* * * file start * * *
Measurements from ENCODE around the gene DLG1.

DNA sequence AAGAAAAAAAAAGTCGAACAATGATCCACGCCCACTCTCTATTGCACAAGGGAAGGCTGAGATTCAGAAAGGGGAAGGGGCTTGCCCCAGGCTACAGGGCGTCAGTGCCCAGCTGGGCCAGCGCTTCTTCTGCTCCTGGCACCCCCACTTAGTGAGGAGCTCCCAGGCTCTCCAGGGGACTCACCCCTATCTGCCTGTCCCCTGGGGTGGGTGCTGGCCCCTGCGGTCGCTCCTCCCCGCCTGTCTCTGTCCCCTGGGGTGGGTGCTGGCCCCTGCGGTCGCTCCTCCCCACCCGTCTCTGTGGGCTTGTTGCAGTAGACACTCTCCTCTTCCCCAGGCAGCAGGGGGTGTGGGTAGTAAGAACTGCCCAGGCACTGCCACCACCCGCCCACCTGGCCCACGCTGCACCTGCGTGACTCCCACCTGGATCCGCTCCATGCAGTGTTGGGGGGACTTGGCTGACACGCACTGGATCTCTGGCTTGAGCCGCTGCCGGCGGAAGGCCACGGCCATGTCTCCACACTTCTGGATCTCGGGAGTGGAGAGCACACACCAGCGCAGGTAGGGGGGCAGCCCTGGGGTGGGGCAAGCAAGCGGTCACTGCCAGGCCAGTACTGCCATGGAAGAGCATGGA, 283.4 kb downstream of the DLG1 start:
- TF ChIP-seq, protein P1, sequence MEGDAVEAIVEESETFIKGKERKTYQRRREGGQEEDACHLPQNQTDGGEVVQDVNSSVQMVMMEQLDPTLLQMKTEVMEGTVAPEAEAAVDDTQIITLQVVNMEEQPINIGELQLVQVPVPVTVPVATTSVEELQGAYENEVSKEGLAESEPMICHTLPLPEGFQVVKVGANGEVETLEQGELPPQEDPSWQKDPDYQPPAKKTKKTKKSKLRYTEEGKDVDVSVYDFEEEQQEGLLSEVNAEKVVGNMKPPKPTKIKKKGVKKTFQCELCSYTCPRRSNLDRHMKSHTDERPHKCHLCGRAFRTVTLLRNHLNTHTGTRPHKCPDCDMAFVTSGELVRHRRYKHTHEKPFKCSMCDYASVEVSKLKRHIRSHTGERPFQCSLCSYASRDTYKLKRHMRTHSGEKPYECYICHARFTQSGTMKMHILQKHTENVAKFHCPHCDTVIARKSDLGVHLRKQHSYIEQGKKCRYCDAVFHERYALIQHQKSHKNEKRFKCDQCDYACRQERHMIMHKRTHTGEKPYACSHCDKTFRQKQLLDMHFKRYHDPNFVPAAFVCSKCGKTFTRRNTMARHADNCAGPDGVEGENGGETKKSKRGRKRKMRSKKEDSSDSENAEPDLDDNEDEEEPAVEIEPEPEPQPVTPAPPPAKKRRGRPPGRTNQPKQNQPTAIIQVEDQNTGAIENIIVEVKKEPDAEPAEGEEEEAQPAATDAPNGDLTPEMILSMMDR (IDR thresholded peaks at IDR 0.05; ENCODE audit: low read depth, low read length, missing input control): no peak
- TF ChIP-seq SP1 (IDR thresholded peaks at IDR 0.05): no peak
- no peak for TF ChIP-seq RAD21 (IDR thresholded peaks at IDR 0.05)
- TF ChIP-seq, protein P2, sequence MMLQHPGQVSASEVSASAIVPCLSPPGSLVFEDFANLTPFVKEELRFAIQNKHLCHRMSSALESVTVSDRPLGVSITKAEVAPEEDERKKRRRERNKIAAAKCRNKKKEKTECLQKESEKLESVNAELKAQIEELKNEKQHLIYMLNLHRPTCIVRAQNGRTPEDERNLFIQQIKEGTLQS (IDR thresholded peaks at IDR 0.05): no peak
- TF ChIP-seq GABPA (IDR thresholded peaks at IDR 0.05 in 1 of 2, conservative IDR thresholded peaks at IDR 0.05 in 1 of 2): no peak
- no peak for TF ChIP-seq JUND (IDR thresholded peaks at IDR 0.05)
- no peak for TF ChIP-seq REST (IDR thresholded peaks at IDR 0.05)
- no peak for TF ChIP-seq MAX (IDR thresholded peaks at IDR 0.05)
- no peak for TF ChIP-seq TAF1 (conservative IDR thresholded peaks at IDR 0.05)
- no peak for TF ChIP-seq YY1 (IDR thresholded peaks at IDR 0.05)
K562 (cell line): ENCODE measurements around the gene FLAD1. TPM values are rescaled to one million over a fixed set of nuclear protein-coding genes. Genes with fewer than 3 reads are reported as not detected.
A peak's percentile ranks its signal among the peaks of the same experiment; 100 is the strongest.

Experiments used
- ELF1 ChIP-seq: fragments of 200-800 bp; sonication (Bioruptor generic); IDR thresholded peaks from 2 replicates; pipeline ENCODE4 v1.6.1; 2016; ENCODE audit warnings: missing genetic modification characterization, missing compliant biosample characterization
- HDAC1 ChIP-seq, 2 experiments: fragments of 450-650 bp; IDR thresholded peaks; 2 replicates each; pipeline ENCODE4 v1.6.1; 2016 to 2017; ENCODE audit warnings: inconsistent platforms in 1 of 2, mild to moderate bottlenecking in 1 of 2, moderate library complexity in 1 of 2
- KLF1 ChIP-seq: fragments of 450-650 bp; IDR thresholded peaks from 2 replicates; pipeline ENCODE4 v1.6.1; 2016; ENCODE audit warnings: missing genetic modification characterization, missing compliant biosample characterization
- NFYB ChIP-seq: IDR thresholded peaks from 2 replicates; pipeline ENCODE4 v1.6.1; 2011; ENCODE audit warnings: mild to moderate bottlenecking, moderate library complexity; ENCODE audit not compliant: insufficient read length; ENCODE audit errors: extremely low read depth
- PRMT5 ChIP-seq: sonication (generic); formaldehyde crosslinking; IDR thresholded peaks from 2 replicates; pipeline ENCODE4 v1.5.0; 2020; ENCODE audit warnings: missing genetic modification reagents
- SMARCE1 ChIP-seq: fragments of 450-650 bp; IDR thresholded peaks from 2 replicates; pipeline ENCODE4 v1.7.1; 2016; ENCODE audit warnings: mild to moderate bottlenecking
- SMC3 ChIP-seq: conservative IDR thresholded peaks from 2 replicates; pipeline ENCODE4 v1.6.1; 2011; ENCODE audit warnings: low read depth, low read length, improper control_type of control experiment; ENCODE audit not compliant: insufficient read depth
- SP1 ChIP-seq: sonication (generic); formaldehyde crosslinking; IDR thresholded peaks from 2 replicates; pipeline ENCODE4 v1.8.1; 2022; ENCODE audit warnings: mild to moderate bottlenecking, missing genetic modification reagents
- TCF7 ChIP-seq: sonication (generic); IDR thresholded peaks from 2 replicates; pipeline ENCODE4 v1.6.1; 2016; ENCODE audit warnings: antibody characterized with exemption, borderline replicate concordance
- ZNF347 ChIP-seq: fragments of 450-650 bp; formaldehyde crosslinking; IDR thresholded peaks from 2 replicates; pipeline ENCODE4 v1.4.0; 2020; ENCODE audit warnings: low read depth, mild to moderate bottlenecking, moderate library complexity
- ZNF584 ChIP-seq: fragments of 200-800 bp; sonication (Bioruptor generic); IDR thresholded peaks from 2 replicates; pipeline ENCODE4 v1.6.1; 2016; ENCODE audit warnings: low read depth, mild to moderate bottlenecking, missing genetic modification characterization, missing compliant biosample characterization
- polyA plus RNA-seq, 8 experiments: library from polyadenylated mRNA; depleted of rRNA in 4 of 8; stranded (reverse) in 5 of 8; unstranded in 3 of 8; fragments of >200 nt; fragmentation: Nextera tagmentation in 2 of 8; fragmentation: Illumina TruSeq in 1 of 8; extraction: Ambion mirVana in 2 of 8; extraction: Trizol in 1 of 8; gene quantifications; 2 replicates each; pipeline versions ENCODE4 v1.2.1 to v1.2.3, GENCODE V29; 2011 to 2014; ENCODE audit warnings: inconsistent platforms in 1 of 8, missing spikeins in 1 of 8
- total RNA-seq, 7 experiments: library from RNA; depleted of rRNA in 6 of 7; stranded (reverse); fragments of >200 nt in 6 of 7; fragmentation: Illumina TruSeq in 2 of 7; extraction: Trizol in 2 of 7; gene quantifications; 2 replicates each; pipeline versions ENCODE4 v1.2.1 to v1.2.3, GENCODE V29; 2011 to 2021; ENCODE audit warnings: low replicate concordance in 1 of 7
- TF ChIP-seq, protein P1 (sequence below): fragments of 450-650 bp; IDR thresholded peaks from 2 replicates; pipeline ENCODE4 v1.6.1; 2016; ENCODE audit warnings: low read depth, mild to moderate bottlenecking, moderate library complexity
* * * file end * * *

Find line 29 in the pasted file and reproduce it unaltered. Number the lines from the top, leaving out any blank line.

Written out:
- TF ChIP-seq, protein P1 (sequence below): fragments of 450-650 bp; IDR thresholded peaks from 2 replicates; pipeline ENCODE4 v1.6.1; 2016; ENCODE audit warnings: low read depth, mild to moderate bottlenecking, moderate library complexity